Tuesday, 2 June 2015

The Islamic State's spring offensive: Hulayhilah






Hulayhilah, located in between Tadmur and al-Sukhna, was captured on the 13th of May 2015 by fighters of the Islamic State. The industrial town of Hulayhilah is a support facility for the gasfields and pipelines located throughout Central Syria, and served as their administrative and industrial heart. After the fall of al-Sukhna in October 2013, Hulayhilah became a stronghold for regime forces, which launched a successful counter-attack from here while supported by artillery then recently moved to Hulayhilah.

Although al-Sukhna was already back under regime control after just one week in 2013, and the fighters of the Islamic State never pushed into the direction of al-Sukhna after that, the heavy weaponry present at Hulayhilah never left the industrial town. While deploying heavy weaponry near a potential hot zone just in case does indeed make sense, stationing this kind of equipment in small, hard to defend towns creates needlessly large risks. The establishment of numerous large and well-guarded forward operation bases would likely serve the regime better instead.

Thus, in typical SyAA fashion, the town was massively overstocked with arms and ammunition, far surpassing the needs of the defenders. In terms of firepower, Hulayhilah was the greatest of all regime bases from the East of Tadmur to the West of Deir ez-Zor.

Apart from housing several tanks, artillery and MRLs, Hulayhilah also saw use as a forward operating base for Suqour al-Sahraa' (Desert Falcons), a detachment of which was present during the assault. More importantly, the town served as a communication hub to communicate with regime forces, mostly Suqour al-Sahraa', patrolling the vast Syrian desert. The loss of such modern equipment is a heavy blow to the Syrian Arab Army (SyAA), yet slightly softened by the fact that the regime has nobody to communicate with in Central Syria anymore.

The assault on Hulayhilah was believed to have been conducted at around the same time as the assault on al-Sukhna and Arak, leaving the regime troops no chance to warn and aid each other. The fact that the recent offensive came at a time when the Islamic State was thought to have partly been brought to a halt under pressure from coalition airstrikes and assaults on the Syrian and Iraqi fronts must also have played a role in the regime's incompetence in defending their positions in Cental Syria. A video covering a part of assault on al-Hail, Arak, Hulayhilah and T3 can be seen here (WARNING: GRAPHIC).


The tactics used during the assault on Hulayhilah were strikingly similar as the same as the ones used during the assault on al-Sukhna; First, the high ground opposite to Hulayhilah was targeted, stormed and then captured, and the 14.5mm KPV and 122mm D-30 howitzer found here immediately used against the defenders of Hulayhilah itself.





Although the defenders of Hulayhilah could count on more men and heavy weaponry than their adversaries, the fighters of the Islamic State were already too close to the town to be hit with artillery. Instead of utilising the remaining weapon systems, or making a last ditch effort to counter and possible stop this sudden assault by the fighters of the Islamic State while entrenched in the many buildings in Hulayhilah, most entered the nearest vehicle they could find and drove off or fled on foot, leaving their comrades behind.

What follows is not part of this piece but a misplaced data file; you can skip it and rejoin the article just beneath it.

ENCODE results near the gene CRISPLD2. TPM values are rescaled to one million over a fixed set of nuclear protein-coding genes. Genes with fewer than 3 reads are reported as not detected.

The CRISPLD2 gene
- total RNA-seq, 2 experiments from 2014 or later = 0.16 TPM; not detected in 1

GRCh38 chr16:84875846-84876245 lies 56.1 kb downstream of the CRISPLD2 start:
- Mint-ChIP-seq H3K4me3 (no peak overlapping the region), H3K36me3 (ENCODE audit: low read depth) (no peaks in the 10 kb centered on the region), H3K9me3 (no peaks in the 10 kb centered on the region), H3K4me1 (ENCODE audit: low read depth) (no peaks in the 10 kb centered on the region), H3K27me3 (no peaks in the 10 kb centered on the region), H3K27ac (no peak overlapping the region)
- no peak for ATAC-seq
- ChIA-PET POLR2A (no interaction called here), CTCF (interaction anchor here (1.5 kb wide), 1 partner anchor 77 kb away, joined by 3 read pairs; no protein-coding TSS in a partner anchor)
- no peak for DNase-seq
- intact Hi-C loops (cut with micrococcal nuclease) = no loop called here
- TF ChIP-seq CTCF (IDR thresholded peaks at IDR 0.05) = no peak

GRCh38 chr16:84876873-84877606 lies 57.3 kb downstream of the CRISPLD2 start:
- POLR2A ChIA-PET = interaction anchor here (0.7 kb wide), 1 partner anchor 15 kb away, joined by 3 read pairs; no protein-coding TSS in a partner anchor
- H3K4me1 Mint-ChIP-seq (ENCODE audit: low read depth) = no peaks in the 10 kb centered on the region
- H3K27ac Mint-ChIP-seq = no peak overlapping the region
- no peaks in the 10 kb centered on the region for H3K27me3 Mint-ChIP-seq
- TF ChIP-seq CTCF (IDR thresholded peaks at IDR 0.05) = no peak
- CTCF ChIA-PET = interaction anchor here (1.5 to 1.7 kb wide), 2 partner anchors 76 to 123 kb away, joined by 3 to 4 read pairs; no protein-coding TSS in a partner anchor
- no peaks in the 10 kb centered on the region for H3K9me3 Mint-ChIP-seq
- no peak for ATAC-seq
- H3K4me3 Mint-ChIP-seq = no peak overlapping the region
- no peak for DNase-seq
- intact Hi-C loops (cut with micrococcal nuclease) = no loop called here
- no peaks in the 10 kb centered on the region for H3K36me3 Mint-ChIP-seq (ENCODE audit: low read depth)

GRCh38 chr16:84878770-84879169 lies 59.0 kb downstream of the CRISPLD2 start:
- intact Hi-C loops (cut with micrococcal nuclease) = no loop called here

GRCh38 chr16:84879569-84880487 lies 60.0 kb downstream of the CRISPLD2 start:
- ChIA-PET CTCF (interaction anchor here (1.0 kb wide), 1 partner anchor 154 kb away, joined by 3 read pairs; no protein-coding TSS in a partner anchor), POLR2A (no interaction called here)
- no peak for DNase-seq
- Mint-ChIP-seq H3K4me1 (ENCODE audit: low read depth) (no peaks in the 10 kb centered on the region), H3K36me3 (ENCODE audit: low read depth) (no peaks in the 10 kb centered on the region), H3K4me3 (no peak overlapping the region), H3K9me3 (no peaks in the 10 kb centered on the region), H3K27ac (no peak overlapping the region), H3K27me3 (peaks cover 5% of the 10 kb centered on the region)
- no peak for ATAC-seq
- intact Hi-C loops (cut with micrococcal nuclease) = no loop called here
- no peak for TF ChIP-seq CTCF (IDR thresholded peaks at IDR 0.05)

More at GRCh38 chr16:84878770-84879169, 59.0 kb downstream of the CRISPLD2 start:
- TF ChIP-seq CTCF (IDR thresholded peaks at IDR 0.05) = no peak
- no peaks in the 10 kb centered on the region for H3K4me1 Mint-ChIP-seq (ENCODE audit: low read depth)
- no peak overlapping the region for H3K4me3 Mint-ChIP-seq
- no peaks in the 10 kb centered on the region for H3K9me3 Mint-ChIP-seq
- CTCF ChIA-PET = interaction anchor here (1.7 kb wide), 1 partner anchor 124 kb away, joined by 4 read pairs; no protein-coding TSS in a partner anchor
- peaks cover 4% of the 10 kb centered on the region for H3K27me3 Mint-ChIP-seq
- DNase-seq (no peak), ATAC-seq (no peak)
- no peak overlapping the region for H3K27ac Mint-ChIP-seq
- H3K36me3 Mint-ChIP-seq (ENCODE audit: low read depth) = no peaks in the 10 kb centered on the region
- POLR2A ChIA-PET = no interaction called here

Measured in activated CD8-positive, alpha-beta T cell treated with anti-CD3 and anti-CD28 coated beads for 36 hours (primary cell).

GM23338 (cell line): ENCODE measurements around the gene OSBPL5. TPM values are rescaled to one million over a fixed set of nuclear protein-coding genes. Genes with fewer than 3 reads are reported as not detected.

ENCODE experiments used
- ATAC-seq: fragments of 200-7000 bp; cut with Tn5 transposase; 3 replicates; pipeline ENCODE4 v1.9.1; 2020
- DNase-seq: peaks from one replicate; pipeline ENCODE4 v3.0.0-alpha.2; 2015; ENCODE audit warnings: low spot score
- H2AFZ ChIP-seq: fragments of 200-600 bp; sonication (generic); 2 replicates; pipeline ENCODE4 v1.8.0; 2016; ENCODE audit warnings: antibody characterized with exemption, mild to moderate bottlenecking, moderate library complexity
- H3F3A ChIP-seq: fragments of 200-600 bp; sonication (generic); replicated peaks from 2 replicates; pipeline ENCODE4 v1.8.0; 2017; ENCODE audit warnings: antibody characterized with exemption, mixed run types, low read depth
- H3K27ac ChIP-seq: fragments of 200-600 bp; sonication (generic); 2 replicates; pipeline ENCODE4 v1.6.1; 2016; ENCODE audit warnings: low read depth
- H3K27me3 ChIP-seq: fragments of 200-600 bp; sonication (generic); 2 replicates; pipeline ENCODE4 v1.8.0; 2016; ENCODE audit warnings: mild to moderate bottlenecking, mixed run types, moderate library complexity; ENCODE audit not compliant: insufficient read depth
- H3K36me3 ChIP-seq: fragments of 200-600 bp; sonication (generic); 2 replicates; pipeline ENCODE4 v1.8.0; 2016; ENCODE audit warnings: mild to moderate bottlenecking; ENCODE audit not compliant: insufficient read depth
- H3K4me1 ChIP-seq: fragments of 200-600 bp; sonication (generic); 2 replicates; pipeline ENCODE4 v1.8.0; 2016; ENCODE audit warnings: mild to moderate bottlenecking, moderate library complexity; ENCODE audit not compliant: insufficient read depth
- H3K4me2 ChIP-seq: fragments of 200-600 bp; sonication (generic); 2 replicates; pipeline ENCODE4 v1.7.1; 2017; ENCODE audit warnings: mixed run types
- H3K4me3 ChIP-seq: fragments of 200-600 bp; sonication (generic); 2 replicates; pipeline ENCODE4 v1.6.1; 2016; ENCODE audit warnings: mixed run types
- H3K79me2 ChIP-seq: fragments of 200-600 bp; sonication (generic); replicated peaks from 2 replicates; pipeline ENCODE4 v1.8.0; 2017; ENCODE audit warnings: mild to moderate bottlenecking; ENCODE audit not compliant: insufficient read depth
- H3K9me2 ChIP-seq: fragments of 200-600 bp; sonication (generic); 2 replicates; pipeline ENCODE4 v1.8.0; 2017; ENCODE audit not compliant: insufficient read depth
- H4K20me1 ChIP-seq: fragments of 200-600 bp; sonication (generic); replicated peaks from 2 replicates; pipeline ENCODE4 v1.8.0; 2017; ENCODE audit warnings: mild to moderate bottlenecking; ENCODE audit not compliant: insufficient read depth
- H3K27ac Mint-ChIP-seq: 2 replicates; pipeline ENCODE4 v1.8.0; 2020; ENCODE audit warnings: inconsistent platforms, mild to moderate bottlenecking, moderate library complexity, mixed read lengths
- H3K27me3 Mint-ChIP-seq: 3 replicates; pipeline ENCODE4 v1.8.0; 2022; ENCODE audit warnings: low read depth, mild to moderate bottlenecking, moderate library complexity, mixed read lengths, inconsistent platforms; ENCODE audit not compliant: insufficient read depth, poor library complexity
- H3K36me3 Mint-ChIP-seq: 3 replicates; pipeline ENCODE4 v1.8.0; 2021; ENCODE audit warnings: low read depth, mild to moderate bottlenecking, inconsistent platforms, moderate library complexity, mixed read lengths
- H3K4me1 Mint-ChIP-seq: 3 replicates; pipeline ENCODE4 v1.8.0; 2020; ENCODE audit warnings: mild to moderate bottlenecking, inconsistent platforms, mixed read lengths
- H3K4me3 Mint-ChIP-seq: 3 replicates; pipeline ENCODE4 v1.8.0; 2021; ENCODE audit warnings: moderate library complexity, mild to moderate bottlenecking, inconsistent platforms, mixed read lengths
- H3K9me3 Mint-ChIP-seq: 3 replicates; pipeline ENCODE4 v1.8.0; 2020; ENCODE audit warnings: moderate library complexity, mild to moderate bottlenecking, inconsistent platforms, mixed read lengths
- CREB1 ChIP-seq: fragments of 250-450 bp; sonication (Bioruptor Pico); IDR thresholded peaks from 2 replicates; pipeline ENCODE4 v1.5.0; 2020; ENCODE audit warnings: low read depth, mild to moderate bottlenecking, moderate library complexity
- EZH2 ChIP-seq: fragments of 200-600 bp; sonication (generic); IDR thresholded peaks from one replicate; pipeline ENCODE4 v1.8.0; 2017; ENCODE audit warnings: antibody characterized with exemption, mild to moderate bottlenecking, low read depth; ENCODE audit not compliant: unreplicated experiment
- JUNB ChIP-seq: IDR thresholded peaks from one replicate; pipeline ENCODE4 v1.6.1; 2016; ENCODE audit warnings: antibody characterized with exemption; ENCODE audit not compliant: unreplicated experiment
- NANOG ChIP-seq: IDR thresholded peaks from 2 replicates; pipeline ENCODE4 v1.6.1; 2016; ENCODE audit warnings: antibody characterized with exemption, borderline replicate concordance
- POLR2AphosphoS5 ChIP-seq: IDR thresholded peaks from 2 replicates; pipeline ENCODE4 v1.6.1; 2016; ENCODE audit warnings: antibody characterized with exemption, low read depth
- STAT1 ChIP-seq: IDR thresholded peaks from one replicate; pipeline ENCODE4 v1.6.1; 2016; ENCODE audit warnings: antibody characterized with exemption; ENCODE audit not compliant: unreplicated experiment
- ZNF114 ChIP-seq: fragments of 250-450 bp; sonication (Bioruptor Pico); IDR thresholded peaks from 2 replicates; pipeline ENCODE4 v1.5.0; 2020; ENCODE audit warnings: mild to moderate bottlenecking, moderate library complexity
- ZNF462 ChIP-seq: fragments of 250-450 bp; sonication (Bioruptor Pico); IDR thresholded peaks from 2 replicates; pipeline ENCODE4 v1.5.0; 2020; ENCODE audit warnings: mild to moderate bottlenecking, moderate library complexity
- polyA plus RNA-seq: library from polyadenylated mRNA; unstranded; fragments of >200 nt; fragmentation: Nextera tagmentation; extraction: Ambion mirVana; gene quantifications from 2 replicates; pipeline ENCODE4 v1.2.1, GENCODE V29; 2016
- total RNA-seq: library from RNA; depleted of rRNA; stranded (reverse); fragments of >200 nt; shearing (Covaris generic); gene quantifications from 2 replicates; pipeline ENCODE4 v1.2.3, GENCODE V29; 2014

The fighters of the Islamic State subsequently chased some of the fleeing regime forces down, which stood no chance in the vast and empty desert. Others that didn't flee fought to their deaths or were captured and executed, some of them after being found hiding in two vehicle pits.





The large arsenal present at Hulayhilah thus saw no action during the the Islamic State's spring offensive. The resident garrison was simply not aware of any assault going on in the al-Sukhna region, and as a result, none of the weapons systems were manned, let alone turned into the right direction. Even though Hulayhilah was well stocked and equipped to engage any enemy movement in the al-Sukhna region, the defenders never expected any assault on the town itself and therefore couldn't defend themselves against the relatively small force of Islamic State fighters.

One of the Syrian Arab Air Force's (SyAAF) Su-22M4s from the nearby T4 airbase attempted to raise the moral of the defending regime forces from the air but its ordnance missed the Islamic State's fighters. This single sortie marked the end of the SyAAF's 'aerial campaign' in the al-Sukhna region offensive.


The timing of the Islamic State's attack proved crucial, as capturing both al-Sukhna and Hulayhilah at the same time prevented regime forces at Hulayhilah using their artillery to support the defenders of al-Sukhna, and prevented regime forces at al-Sukhna to use their tanks to support the defenders of Hulayhilah.




Advanced communications equipment, such as the Chinese TS-504 troposcatter pictured below, was among the equipment captured. This is the second loss of such a system in a month, only a small number of which were delivered at the end of the previous decade.


















The Ghaneema (spoils of war) consisted of various types of light and heavy weaponry, some of which seen below. Large caches of small arms and munitions were found at the site, including PG-7 warheads, large amounts of artillery shells for the resident artillery and a rare machine gun which was not yet seen in Syria before: the Hungarian KGK general purpose machine gun.